No More Painkillers: Easy ways to beat a headache

One in fifty of us suffer ‘rebound headaches’ because we pop too many painkillers over a long time, says the National Institute for Health and Clinical Excellence. 

What Causes Headaches?

Tension headaches are the most common and are caused when muscles in the shoulders, neck, scalp, and jaw are tightened. The cause of tension in these muscles may be linked to depression, anxiety, stress or an injury to the head or neck. Tension headaches typically start from the back of the head and extend forward, and they also occur on both sides of the head across the temples

Sometimes, sleeping with your head in an abnormal position can cause you to wake up with a headache or develop on later in the day.

Cluster headaches are painful headaches that recur throughout the day, over a long period of time. These headaches are usually part of a cycle and can appear and disappear over the course of a few months.

Sinus headaches occur in the sinuses and are a result of swollen or irritated sinuses, which can be caused by colds, flu or allergies.

Medical advice is to take painkillers not more than two days a week. Let's look at natural ways to ease the pain

Here are ways to ease the pain without tablets.

Take your thumb for a walk over your big toe

In reflexology, your big toe relates to your head – and applying pressure on it is said to help ease headaches and migraines.

Denise Whichello Brown, the author of The Reflexology Healing Bible, says: “Thumb-walk from the outer edge of the base of the big toe up the outside, over the top, and down the inside. Then thumb-walk up the back of the big toe from the base to the tip.”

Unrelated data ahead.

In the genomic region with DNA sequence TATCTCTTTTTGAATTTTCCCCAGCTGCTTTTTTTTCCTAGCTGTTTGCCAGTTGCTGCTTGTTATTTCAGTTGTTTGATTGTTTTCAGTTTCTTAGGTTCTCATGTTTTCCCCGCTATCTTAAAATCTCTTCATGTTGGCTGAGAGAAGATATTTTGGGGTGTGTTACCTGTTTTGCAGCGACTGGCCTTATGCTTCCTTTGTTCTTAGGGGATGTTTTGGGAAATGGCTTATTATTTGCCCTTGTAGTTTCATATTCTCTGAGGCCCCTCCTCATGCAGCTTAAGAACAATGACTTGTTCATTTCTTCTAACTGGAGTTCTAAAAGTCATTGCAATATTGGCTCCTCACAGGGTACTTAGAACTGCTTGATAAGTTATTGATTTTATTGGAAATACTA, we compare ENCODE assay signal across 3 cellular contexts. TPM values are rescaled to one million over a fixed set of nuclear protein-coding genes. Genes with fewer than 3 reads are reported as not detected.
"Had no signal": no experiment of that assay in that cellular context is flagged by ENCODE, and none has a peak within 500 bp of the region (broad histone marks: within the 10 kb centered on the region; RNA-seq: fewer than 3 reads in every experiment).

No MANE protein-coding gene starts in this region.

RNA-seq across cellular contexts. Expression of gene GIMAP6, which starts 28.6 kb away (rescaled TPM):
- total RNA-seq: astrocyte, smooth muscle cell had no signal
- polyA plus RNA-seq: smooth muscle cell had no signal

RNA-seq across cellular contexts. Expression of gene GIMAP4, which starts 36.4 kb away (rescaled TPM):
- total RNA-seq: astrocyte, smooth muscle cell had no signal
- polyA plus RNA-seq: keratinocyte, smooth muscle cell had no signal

Drinking water - can often be caused by dehydration. 

A headache may be a sign that your body needs more water. Some experts say even when you’re mild to moderately dehydrated the blood vessels in the brain narrow in an attempt to regulate body fluid levels – causing the pain of a headache.

So, if you think you haven’t drunk enough water during the day, glug a glass.

Tennis balls advantage

Take two and place them side by side in a sock so they’re in a ‘peanut shape’. Now lie on your back and place the balls where your head meets your neck.

Slowly tuck your chin down towards your chest as if nodding and repeat for one minute as the balls massage the neck.

Then move your head from side to side as if saying no. This helps soothe the suboccipital muscles that are a major cause of tension headache pain.

Eat something

Going too long without eating can trigger a headache. Alexis Poole, a registered nutritionist at Spoon Guru ( ) says: “In your body, your brain requires the most energy to function. If glucose levels drop too low, it’s one of the first areas affected and a headache can be a symptom.”

You should aim to eat healthy, balanced meals at regular times, but if you’re out of routine keep healthy snacks handy. Try whole-grain oatcakes, a banana or natural yogurt with fruit.

Have a cup of cayenne

Lily Soutter, a nutritionist at Nuffield Health ( ) says: “Capsaicin is the active ingredient in cayenne pepper – and it’s been shown to bring pain relief to migraine sufferers. It works by desensitizing nerve endings.

“A quick and easy way to consume cayenne pepper? Mix 1 teaspoon with lemon juice in a cup of warm water and drink.”

Nod your head